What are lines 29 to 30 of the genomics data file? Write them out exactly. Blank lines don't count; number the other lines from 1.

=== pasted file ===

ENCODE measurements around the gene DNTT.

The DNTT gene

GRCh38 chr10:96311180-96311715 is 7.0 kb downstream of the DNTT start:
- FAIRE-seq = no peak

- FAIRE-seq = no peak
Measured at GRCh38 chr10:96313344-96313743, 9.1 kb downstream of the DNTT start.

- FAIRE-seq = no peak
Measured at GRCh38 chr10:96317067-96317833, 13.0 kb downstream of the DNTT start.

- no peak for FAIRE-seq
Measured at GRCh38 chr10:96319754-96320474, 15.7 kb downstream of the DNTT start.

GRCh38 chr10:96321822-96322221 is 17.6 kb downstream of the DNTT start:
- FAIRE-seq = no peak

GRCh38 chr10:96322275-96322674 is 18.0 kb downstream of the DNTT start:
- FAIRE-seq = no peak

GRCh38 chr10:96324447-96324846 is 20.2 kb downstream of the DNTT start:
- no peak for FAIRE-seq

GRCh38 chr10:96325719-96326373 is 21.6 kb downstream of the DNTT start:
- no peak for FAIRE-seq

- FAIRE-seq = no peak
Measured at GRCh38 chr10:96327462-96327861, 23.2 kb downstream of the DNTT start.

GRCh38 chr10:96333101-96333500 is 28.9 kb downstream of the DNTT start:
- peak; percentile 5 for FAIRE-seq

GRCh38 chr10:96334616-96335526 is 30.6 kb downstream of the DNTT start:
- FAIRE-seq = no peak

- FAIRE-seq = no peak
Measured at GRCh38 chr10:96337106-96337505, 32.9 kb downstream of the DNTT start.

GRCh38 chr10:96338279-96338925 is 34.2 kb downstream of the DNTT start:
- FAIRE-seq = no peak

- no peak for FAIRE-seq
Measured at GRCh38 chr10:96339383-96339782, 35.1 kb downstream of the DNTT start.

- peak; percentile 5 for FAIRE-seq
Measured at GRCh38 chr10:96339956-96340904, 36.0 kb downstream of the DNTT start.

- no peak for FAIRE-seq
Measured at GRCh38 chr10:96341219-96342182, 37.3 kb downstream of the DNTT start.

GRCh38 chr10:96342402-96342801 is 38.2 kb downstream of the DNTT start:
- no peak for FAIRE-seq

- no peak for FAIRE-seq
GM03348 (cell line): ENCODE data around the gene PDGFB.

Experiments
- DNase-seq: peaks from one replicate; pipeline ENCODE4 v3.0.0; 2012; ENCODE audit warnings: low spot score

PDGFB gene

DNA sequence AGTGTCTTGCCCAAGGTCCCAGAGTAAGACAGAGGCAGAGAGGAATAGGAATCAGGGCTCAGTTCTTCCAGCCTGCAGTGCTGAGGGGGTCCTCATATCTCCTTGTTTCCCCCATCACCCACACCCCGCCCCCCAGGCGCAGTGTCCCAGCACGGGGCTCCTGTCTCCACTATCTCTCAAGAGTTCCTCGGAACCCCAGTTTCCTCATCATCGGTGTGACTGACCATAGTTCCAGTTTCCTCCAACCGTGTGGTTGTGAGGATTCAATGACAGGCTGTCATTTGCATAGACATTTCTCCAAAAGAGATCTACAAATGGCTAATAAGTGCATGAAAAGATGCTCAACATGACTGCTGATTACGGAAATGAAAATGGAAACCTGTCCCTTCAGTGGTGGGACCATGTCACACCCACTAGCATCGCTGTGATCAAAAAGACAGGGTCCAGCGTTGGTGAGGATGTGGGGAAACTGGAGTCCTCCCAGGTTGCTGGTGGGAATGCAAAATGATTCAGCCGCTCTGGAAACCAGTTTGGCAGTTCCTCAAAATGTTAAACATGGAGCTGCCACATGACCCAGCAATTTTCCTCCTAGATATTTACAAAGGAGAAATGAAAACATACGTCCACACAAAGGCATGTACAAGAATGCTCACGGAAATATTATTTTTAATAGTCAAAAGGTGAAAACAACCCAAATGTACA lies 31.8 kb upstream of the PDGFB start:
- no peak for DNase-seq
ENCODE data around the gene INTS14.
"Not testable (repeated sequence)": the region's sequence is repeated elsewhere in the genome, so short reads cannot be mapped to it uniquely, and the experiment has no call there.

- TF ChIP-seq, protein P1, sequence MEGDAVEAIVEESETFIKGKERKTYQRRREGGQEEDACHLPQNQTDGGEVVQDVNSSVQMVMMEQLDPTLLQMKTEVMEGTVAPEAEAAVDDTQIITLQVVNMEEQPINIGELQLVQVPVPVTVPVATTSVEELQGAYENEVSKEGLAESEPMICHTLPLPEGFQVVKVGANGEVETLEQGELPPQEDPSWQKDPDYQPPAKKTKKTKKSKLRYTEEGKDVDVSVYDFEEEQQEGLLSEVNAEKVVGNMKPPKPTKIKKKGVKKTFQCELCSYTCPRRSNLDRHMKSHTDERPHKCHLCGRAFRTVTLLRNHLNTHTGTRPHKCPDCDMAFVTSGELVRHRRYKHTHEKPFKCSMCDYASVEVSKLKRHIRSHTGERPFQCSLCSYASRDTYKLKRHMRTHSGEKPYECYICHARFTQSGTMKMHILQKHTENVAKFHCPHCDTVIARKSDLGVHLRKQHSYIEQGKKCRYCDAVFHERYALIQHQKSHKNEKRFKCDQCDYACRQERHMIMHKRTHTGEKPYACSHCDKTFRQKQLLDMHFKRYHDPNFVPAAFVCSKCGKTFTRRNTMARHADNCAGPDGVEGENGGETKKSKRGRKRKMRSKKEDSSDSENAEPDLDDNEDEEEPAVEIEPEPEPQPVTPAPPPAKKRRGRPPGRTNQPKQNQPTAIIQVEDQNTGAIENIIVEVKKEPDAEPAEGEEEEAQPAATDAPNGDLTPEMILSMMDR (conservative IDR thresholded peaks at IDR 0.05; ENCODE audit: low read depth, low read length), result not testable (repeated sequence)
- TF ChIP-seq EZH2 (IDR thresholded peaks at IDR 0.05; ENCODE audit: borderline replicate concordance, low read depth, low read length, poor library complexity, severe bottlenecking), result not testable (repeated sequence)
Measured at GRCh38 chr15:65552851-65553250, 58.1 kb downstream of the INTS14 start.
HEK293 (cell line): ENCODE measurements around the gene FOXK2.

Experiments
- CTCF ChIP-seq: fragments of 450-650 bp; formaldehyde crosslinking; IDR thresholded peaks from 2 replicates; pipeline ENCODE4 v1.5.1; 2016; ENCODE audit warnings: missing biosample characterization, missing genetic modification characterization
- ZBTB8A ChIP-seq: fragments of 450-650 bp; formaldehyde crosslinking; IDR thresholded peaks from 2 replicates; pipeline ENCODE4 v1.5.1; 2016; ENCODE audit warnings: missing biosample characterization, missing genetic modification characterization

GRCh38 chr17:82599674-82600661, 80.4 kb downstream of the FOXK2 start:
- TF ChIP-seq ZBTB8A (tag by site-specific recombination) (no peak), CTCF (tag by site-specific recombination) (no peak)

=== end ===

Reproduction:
- no peak for FAIRE-seq
Measured at GRCh38 chr10:96339383-96339782, 35.1 kb downstream of the DNTT start.